Efficient warm-air system

 Homes with duct work leak up to 25 per cent more air than homes without such a system, according to some experts. Thus, a home with duct work may use 25 to 40 per cent more heating and cooling energy.

The reason is that an air moving system creates pressure differences within the house as well as in the duct work itself.  In addition to normal leaks, the pressurization draws outside air into crawl space ducts, forces air out through cracks in the house shell and in the supply ducts, or pulls outside air in through cracks in the house shell and in the return ducts.

To get a warm-air system to work efficiently, make sure that the house shell and all the ducts that pass through unheated spaces are properly sealed.  Also, be sure that there are enough return ducts for your system. If all return air comes from one location or if the house has two stories and no return duct from upstairs, add another return duct.  

You can distinguish between supply and return ducts by touch when the furnace is on as supply ducts feel warm while return ducts feel cool.

Adjusting a blower switch:   Ignition of the burner starts a new cycle, but useful heat is delivered only when the blower operates.  You can save on your heating bill by setting the fan to come on earlier in the cycle and to run longer after the burner shuts off. 

Take the cover off the blower switch on the side of the furnace, and shift the lowest of the three set points (fan off) down slightly, lower the middle set point (fan on) by exactly the same amount and then run the furnace through a test cycle.

Adjusting the blower speed: Increasing the speed of a furnace’s blower may boost heat distribution, or it may worsen the problem — try it and see.

You can adjust a belt-driven model to increase the speed of the fan. To do this, normally the pulley on the motor would be larger than the pulley on the fan.  It is best to leave these adjustments to a certified heating and cooling contractor.

Balancing heat distribution: To provide even heating, adjust the dampers in the supply registers or the dampers in the ducts so that each room receives sufficient heat relative to its size and exposure. Also, make sure that the amount of return air to the furnace fan is equal to the amount of air being delivered to the rooms.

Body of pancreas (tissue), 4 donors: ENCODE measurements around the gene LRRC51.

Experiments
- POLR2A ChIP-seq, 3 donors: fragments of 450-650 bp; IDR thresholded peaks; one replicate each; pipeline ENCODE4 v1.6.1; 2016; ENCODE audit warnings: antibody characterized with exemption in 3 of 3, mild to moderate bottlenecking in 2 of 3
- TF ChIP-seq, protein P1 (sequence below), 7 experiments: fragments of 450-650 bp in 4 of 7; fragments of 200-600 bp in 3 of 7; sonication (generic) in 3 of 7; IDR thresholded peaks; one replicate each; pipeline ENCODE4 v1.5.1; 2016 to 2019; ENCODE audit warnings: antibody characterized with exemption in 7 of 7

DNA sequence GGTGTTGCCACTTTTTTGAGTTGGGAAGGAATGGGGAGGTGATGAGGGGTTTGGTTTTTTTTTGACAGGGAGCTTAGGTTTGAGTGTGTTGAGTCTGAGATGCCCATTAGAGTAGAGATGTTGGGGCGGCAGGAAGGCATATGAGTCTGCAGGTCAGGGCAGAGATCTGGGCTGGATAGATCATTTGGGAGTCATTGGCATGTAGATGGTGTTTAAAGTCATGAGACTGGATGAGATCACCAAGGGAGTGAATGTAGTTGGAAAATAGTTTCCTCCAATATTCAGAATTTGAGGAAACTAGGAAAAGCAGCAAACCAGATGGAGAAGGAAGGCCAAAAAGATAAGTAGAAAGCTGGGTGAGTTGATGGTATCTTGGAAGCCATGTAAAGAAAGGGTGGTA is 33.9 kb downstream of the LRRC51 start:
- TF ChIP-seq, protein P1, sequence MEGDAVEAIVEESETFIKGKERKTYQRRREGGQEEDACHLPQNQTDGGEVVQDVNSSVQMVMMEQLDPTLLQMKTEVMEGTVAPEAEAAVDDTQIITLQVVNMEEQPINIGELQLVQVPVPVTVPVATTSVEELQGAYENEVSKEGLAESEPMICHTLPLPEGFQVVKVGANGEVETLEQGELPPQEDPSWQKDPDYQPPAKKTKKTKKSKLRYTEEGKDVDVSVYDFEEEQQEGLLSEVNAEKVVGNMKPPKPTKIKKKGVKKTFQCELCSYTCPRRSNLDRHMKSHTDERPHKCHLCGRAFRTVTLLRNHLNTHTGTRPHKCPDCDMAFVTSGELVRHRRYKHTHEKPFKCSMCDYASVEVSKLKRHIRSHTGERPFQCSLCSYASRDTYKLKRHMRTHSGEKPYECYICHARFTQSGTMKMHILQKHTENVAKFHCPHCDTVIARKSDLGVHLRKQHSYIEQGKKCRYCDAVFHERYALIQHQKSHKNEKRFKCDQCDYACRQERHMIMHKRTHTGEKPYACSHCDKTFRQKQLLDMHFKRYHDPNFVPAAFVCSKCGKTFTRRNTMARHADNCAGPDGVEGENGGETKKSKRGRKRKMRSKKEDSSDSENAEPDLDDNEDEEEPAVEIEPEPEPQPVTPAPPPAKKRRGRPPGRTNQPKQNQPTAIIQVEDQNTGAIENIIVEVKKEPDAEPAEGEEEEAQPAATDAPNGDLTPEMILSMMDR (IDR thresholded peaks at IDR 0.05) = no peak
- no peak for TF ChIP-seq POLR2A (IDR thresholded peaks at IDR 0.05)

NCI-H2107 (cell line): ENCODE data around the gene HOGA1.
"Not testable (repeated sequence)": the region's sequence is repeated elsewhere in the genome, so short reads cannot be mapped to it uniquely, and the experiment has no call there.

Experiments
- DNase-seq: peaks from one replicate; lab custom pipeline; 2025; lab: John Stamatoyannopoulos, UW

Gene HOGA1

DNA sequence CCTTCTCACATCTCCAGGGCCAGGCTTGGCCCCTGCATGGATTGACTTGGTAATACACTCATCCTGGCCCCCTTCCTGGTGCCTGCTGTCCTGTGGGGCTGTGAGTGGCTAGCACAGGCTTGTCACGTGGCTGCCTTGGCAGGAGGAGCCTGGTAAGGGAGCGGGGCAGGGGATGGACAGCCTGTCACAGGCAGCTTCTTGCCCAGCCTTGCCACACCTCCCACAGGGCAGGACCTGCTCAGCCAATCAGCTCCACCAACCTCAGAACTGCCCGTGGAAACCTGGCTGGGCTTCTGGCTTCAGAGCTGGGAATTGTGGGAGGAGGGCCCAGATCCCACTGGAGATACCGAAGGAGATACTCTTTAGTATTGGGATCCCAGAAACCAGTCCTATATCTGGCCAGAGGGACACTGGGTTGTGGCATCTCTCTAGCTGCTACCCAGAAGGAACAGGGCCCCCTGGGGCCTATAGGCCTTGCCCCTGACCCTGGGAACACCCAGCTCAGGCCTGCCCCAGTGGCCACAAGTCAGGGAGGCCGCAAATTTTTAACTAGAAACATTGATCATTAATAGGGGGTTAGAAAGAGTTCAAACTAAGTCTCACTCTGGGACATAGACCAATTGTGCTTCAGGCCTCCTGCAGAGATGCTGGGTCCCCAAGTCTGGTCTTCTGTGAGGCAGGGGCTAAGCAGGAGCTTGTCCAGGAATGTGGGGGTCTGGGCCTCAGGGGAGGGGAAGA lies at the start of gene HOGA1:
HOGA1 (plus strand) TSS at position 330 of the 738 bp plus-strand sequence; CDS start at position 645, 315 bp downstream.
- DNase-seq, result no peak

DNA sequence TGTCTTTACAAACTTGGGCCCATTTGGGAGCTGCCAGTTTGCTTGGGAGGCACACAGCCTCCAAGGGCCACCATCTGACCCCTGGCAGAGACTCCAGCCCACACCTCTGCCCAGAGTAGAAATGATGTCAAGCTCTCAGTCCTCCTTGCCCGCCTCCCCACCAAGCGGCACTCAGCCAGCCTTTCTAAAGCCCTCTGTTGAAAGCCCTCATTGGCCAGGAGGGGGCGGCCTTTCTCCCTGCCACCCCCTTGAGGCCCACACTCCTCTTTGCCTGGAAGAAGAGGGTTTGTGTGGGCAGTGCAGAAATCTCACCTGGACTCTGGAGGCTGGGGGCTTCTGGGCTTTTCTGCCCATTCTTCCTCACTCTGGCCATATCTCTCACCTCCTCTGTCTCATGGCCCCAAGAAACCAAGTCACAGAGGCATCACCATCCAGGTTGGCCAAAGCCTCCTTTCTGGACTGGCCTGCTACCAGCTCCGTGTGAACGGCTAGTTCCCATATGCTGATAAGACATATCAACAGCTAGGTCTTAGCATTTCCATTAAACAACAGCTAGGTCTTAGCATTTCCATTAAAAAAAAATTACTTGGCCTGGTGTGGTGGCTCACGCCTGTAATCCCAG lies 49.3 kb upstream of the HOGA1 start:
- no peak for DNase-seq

This can be attained by installing wall registers near the floor just above the baseboard and ducting the return air register to the basement or crawl space, and then tying it into the main return-air duct going to the furnace.

Every room of the house, with the exception of the bathroom, should have a return air. The bathroom should be vented by a ceiling fan, controlled by a variable-speed switch. The venting pipes from the ceiling fan to the underside of the roof in the attic should not be metal but should be a Micro-Air-Duct. 

This duct pipe is made from compressed fibreglass covered with an exterior foil coating. The pipes are made in sections of 24 and 36 inches. Ends of each section are made in such a way that the end of one pipe will fit inside the end of the next pipe. All joints should be sealed by using a foil tape with an adhesive back made specifically for this purpose.

Never vent any ceiling exhaust fan into the attic.  It must be vented through the attic and out the roof or through an outside wall. There should be a spring loaded-back draft damper over the outside end of the pipe that will close as soon as the fan switch is turned off. This devise is made especially for this purpose and is the only type that should be used.  

More information can be obtained from your local heating contractor.